Companies like Quicken Loans need access to the highest-quality pool of employees. Some are immigrants who should be encouraged to stay in America. (Todd McInturf / The Detroit News)
Obamacare’s premium sticker shock, botched website rollout, and chilling effect on the economy is a cautionary tale of the unintended consequences when Washington tries to reform consumer markets. By contrast, immigration reform currently stalled in Congress is an example of sensible reform of a core government function that promises to simplify immigration and benefit the larger economy.
Obamacare and the government shutdown have deepened political mistrust between the White House and the Republican House, and Speaker John Boehner, R-Ohio, has blocked a Senate-passed immigration bill from coming to the House floor.
The bipartisan law’s core affects pro-free market reforms that benefit all Americans and can put Washington’s warring tribes back on track to resolving real problems.
At a time when the national and Michigan economies are struggling for growth and revenue, immigration reform’s increase of H1B visas would bring tangible short-term -and long-term results.
And by giving 11 million immigrants a path to citizenship, the bill would not only relieve burdens on law enforcement by bringing people here illegally above ground, but would also assimilate them into the economy.
Demand for engineers stretches from Silicon Valley to Detroit. Michigan automakers and tech firms like Quicken and Compuware need tech labor, yet antiquated caps on H1B visas not only retard hiring but send jobs overseas.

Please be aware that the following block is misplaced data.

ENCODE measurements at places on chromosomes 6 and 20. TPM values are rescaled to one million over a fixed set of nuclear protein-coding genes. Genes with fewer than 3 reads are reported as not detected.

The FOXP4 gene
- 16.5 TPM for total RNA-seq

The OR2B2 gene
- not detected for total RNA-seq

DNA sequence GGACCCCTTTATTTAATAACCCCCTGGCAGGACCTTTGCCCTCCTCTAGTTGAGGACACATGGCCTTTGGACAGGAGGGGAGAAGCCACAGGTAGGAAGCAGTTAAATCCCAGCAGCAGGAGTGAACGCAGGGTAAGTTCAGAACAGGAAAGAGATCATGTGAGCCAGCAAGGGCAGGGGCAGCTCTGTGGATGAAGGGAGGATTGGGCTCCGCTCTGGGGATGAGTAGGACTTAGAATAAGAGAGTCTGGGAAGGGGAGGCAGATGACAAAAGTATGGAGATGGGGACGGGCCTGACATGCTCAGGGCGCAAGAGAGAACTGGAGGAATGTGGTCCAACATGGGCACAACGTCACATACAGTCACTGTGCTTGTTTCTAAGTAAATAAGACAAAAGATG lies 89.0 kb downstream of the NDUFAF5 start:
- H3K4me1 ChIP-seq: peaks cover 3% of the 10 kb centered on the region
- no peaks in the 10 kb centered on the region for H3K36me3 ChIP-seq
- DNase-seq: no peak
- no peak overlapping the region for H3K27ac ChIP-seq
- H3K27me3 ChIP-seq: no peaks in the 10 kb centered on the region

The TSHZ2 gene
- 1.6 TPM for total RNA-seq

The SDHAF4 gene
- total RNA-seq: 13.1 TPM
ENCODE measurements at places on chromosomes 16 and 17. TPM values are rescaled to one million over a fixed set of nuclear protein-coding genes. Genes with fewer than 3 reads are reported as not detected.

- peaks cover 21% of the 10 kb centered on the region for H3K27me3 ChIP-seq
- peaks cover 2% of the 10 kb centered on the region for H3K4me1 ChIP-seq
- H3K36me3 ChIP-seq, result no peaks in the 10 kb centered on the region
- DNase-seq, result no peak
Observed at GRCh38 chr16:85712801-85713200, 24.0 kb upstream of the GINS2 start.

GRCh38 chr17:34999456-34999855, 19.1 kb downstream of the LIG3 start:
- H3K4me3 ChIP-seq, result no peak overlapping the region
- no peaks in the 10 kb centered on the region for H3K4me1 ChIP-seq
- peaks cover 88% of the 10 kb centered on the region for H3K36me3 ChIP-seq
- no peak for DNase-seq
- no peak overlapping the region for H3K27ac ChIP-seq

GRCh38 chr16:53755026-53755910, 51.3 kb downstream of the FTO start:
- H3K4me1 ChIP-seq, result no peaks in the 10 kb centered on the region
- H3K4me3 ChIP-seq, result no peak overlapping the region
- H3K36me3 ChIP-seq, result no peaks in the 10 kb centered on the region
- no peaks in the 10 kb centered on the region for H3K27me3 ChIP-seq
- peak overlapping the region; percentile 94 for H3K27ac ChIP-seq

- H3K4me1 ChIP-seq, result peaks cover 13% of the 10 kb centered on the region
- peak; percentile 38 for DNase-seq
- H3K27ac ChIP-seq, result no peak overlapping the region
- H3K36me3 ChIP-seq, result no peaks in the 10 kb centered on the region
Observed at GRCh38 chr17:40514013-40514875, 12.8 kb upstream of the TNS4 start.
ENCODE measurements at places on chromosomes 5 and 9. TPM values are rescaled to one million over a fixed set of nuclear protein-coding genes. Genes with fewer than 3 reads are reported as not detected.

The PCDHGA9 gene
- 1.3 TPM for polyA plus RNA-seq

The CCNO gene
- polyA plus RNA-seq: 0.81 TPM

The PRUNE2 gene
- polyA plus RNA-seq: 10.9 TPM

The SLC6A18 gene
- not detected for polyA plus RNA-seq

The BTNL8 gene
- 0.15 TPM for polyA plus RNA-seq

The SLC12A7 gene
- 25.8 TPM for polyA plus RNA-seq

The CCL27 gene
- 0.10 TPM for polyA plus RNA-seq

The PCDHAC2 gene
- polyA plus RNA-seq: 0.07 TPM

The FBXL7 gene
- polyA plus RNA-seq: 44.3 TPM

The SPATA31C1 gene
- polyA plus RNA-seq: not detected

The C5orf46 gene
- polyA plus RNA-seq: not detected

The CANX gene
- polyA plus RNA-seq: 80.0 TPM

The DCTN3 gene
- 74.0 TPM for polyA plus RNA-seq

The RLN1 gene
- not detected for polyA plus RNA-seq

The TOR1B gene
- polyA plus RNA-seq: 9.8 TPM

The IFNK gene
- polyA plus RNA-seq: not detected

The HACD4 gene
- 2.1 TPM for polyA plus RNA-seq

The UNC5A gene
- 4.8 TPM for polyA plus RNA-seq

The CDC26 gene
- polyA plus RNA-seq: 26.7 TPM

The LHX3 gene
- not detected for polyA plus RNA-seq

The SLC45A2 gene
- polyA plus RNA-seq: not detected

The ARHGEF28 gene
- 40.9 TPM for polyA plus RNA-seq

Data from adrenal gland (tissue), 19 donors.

Caps further discourage talented foreigners that flock to Michigan’s universities from investing their American education here. For example, a Chinese student with a degree from the University of Michigan must now wait almost 10 years, stuck with the same employer-sponsored visa, before scoring a green card necessary to start his own business.
Unless Congress sensibly raises visa caps, jobs will follow students and workers overseas.
Republicans reflexively balk at giving 11 million immigrants here illegally a path to citizenship, but studies show that reform benefits the economy. Former director of the Congressional Budget Office Douglas Holtz-Eakin, now president of the American Action Forum, anticipates major gains in domestic production, incomes and lower budget deficits.
Most immigrants come to this country to contribute, and as their language and job skills improve so do their incomes. More visas and encouraging undocumented immigrants to emerge from the shadows “would raise the pace of economic growth by nearly a percentage point over the near term [and] raise GDP per capita by over $1,500,” he finds.
Why? Because immigrants are generally productive, with higher business job creation and labor-participation rates than native-born Americans.
What’s more, free market economist Holtz-Eakin endorses the Senate bill’s bias toward visas for greater skills and education over extended-family unification — a goal which would also boost growth. A growing economy reduces the federal deficit by at least $2.5 trillion over 10 years — or three times more than the president’s January tax hike.
Yet, allegedly conservative, free-market House Republicans would deny these pro-business reforms for an obsession with White House enforcement of border security. “The American people will not accept any attempt to fix our broken immigration system unless they have the confidence that we have actually secured the border,” says Michigan Rep. Candice Miller, R-Harrison Township.
Better the GOP embrace the Senate bill’s benefits than work hard to scrub it of over-regulation, like forcing companies to pay more for foreign workers than American-born labor.
The immigration bill could provide true government stimulus while refocusing Washington’s efforts on issues that it is meant to handle.